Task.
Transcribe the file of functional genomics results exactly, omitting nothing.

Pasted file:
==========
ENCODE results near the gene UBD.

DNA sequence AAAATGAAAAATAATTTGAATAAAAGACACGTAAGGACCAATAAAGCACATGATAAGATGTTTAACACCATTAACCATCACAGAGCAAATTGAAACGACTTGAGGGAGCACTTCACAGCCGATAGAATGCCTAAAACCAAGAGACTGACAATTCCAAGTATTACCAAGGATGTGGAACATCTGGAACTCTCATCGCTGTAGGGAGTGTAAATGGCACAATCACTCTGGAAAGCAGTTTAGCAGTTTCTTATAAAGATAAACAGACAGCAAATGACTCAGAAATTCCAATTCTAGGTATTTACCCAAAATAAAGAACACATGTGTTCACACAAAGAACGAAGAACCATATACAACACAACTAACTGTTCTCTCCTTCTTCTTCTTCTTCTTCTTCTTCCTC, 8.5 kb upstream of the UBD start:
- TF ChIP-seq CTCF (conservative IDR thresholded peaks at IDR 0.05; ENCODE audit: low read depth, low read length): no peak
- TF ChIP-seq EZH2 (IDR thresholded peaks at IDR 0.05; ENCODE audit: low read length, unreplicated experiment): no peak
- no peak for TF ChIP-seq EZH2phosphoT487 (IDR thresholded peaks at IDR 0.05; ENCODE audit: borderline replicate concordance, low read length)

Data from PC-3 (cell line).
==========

ENCODE results near the gene UBD.

DNA sequence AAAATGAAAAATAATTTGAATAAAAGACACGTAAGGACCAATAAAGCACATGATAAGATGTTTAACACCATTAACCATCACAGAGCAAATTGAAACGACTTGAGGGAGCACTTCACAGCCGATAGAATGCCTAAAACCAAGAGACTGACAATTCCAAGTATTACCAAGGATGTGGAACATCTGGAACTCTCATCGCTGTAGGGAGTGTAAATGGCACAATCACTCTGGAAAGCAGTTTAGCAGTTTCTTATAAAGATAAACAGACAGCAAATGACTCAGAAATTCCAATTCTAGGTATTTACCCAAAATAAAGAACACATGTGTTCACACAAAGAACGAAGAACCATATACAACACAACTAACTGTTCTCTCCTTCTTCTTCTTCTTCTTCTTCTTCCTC, 8.5 kb upstream of the UBD start:
- TF ChIP-seq CTCF (conservative IDR thresholded peaks at IDR 0.05; ENCODE audit: low read depth, low read length): no peak
- TF ChIP-seq EZH2 (IDR thresholded peaks at IDR 0.05; ENCODE audit: low read length, unreplicated experiment): no peak
- no peak for TF ChIP-seq EZH2phosphoT487 (IDR thresholded peaks at IDR 0.05; ENCODE audit: borderline replicate concordance, low read length)

Data from PC-3 (cell line).